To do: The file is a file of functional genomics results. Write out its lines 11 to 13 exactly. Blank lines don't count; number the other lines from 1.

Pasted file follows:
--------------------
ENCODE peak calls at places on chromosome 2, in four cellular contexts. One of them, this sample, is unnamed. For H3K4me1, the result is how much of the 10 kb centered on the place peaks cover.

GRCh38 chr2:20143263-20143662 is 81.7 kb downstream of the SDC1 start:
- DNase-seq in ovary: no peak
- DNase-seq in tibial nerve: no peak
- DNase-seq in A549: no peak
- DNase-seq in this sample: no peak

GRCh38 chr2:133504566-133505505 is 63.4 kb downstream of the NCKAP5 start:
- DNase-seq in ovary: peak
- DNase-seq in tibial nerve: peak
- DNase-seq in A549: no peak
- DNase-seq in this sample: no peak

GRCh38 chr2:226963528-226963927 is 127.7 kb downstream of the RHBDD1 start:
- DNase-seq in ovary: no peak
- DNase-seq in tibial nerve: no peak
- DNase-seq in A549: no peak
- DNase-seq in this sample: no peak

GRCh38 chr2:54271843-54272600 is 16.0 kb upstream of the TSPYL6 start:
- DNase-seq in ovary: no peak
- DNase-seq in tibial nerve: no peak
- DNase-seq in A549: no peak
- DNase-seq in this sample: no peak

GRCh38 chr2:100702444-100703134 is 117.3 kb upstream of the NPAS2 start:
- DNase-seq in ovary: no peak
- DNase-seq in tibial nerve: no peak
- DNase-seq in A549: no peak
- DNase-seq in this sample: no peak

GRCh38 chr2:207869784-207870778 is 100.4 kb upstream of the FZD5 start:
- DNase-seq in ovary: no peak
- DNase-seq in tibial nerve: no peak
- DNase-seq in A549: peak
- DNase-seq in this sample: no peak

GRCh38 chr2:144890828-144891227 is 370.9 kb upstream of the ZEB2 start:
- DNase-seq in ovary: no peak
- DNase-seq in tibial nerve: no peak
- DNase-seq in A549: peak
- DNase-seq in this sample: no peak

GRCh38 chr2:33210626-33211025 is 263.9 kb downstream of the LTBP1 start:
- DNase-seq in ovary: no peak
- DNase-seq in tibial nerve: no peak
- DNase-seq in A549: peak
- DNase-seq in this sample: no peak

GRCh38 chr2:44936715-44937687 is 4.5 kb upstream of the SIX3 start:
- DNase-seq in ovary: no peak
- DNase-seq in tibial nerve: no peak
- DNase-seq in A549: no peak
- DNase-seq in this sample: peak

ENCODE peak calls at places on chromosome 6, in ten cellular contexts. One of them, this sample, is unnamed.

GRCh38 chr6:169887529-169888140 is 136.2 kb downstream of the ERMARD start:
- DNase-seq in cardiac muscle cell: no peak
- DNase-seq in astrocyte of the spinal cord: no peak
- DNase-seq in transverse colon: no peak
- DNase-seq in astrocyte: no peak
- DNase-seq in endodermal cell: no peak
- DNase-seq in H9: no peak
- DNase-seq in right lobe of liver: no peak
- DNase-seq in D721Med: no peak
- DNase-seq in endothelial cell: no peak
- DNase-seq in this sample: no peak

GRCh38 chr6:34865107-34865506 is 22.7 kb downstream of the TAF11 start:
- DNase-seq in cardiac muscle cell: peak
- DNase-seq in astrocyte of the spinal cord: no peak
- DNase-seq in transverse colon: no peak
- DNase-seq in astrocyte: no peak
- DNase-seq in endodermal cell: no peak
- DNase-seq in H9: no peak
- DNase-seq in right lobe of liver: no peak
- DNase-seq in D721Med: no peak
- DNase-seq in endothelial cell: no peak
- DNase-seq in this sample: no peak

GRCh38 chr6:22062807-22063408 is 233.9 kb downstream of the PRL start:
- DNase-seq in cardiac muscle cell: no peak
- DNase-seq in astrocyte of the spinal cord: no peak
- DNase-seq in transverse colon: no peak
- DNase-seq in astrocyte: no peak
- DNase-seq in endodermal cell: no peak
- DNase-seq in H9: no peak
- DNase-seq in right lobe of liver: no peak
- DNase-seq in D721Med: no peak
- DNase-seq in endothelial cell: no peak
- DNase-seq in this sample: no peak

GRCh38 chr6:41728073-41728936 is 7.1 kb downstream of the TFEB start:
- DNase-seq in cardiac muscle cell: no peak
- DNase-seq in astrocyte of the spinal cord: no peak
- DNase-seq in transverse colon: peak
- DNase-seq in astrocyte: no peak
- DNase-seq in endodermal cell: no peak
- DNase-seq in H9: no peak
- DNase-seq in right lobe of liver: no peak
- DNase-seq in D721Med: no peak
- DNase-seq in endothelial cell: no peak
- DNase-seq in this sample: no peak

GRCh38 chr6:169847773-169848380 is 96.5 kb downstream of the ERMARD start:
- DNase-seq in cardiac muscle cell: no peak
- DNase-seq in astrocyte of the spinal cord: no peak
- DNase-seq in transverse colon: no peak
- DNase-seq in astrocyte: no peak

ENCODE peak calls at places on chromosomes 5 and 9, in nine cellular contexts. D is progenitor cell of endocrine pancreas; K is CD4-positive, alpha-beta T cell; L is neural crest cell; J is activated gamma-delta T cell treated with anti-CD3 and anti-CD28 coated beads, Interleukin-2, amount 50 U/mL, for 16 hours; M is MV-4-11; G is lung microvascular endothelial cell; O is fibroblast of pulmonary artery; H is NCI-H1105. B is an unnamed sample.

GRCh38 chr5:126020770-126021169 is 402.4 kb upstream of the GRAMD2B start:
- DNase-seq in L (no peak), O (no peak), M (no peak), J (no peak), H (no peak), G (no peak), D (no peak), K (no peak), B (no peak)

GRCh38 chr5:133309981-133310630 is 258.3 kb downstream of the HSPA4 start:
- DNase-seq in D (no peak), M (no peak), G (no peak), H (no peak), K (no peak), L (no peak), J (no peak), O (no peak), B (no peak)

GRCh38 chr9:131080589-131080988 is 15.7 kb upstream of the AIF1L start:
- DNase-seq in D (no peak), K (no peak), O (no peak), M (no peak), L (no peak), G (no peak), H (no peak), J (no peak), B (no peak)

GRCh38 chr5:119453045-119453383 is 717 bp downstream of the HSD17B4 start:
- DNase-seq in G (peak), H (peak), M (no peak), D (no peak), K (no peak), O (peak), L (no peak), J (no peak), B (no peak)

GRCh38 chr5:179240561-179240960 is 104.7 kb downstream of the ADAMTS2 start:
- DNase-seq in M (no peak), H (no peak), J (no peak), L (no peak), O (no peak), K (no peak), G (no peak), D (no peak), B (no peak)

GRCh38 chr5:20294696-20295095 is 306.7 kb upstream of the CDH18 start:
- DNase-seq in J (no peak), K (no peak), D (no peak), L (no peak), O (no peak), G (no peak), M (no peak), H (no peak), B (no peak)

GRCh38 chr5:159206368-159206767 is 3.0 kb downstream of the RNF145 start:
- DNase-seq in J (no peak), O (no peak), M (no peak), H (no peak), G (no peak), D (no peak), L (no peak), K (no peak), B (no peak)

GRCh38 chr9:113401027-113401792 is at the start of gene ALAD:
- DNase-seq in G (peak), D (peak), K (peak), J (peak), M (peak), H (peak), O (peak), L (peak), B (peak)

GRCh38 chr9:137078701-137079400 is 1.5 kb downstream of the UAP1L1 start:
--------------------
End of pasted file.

- DNase-seq in this sample: no peak

GRCh38 chr2:226963528-226963927 is 127.7 kb downstream of the RHBDD1 start:
- DNase-seq in ovary: no peak